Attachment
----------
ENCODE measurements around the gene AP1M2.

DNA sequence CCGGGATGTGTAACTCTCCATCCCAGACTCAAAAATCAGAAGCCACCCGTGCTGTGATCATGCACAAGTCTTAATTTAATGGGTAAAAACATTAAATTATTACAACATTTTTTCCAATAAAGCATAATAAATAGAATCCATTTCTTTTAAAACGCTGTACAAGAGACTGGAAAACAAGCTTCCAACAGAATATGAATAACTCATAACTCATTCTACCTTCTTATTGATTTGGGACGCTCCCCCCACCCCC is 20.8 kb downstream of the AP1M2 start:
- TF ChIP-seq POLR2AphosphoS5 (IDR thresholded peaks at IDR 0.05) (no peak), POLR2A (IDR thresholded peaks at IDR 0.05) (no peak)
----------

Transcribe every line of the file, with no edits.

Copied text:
ENCODE measurements around the gene AP1M2.

DNA sequence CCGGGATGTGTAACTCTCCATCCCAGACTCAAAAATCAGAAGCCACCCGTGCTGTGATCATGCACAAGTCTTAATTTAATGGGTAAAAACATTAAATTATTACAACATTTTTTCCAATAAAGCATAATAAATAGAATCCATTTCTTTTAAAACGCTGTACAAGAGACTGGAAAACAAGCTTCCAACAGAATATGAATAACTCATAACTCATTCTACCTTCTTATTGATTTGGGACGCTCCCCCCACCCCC is 20.8 kb downstream of the AP1M2 start:
- TF ChIP-seq POLR2AphosphoS5 (IDR thresholded peaks at IDR 0.05) (no peak), POLR2A (IDR thresholded peaks at IDR 0.05) (no peak)